Mary Sierra-Cordes 04:07
I don’t FaceTime with a lot of people at all. It’s like my daughter, because she’s in LA, you know, like, I don’t, even Doug and I don’t FaceTime a lot, but like.
Jaime Primak Sullivan 04:14
But yeah, we just started Face Timing so Jaxon was saying he only FaceTime his brother unannounced right, like, Mary and I started Face Timing just like, I get in the car and FaceTime her and be like, Oh my god, I got to tell you, whatever. And we became very accustom to that level of intimacy in the friendship and sort of that level..
Mary Sierra-Cordes 04:42
It a heavy comfortability. Yeah, absolutely.
Jaime Primak Sullivan 04:45
And then, you know, long distance relationships require a little bit of.
Mary Sierra-Cordes 04:54
A lot of bit of effort. No, there’s a lot of effort that has to go into them. But I think that other thing that was kind of a call and just completely coincidental. I’m meeting you with your client. You’re meeting with mine; we meet in Manhattan. But I’m living in Howald for 25 years, which is right next door to where you grew up.
Mary Sierra-Cordes 05:17
And I’m from Brooklyn and born and raised in New York. So it was like wait, Freehold I was just in Freehold and then that was a thing. I’m like, Freehold what, Freehold this. I know that it’s like, you know, so that was also a cool thing. And I think that bred a little comfortability as well, because I understood, you know, Freehold’s your jam, right? You know?
Jaime Primak Sullivan 05:38
It is my jam. There are five types of friends. Mary, I want to ask you a little, we’re gonna play a little friend game.
Mary Sierra-Cordes 05:45
Oh my god, I’m spinning the wheel. Let’s go.
Jaime Primak Sullivan 05:47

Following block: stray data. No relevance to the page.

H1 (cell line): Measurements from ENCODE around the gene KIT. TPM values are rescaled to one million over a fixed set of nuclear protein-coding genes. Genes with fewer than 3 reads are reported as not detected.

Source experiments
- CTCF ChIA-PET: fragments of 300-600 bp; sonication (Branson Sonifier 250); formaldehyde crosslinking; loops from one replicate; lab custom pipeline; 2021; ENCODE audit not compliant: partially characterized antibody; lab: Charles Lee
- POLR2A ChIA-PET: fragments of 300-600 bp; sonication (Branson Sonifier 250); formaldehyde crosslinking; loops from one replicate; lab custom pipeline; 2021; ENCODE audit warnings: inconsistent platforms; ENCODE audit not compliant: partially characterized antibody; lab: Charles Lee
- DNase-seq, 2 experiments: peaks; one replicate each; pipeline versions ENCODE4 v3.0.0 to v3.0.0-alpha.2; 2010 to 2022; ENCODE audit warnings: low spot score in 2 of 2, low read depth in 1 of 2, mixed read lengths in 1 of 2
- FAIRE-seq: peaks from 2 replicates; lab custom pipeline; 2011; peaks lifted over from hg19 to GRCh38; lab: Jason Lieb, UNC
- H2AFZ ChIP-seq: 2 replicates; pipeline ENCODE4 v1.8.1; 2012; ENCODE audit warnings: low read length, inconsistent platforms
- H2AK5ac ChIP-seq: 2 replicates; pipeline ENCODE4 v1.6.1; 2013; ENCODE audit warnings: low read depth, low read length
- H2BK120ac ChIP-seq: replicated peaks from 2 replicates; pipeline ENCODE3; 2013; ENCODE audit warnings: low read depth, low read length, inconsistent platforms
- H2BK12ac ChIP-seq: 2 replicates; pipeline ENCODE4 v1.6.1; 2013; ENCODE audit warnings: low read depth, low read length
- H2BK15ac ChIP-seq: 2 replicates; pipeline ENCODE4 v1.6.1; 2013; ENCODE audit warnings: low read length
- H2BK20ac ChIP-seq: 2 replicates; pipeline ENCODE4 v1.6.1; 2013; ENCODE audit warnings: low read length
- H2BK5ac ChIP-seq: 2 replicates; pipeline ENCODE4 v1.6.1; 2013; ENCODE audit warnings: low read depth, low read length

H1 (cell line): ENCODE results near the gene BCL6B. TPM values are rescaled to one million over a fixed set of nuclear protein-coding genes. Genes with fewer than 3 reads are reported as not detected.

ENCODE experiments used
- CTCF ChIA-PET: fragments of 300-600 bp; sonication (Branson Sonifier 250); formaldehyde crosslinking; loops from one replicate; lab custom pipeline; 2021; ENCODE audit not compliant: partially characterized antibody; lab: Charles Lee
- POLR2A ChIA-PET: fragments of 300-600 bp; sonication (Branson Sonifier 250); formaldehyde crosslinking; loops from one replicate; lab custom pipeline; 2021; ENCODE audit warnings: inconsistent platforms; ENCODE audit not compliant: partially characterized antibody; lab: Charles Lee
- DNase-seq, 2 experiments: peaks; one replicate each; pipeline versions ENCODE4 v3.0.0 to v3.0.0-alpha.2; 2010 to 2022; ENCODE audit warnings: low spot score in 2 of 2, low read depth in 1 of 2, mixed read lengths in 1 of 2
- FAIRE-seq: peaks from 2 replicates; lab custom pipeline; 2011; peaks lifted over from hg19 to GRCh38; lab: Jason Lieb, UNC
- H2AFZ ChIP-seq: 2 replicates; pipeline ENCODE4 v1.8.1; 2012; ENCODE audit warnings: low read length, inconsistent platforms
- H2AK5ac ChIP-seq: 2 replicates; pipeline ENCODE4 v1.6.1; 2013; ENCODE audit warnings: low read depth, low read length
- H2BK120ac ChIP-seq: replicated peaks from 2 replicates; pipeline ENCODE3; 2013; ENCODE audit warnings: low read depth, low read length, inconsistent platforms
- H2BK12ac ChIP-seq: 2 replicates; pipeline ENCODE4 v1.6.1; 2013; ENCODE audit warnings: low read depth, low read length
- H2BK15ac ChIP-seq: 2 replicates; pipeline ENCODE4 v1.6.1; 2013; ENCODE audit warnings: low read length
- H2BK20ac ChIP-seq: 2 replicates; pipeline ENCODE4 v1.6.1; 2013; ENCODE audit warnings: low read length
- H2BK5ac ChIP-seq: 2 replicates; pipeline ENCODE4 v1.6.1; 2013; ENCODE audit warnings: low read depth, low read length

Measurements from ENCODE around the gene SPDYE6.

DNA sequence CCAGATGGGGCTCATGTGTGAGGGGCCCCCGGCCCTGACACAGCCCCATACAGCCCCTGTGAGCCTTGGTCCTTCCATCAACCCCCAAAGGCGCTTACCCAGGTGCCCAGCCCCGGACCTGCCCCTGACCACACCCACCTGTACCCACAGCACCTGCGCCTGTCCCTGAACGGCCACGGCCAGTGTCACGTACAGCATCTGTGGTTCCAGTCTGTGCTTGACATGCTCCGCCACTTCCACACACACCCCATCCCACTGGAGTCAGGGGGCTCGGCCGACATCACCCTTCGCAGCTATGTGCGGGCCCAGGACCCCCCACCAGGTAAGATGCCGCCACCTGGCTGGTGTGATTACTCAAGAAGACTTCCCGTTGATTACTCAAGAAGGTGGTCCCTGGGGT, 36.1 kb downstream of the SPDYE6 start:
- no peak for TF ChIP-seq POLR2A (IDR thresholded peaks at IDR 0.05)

Okay, here we go. So there are five types of friends. And I want you to say, yes, you have that kind of friend in your life. No, you don’t. And then at the end, you tell me which one I am. Oh my gosh, the first kind of friend is the best friend. This is that one friend who you know, no matter what will be there for you. For the rest of your life, you’ve been through so many experiences together, you know, all of each other’s secrets, you feel like family. This is somebody who knows every detail to the extent that you can finish each other’s sentences, although that’s a super fucking annoying habit. So don’t do it. And these friendships can be rough, because you go through the bad as well as the good together. And a lot of times you take on that person’s emotional, mental physical ailment. And so it does, the best friend can be very taxing. Okay. So that’s the first kind. Number 2, the listener. This is the friend you go to when you have a lot on your mind, and you need someone who you know is going to listen and just listen. Most of the time, we need someone who will listen with an open ear and without passing judgment. The third one is the fun one. This is the friend that you call up when you just want to let your hair down and have a good time, they’re full of energy always up for a laugh. You don’t share your deepest secrets with this person, but you can trust them to always find the best fun in town. Number four, is the loyal coworker. This is the friend you actually spend more time with than any of your other friends. You wouldn’t have necessarily chosen to be their friend if you didn’t work together. But you’re happy that work brought you together. And the wise one, this is the friend you go to when you are seeking advice or life direction. They are the kind of person who has lived a rich and interesting and full life of travel and adventure and are happy to share their experiences with others. They may be a little older, maybe a little wiser. This is the kind of friend who knows how to listen and just the right thing to say at the right time. So I am curious, if you recognize those types of friends in the people that you surround yourself with?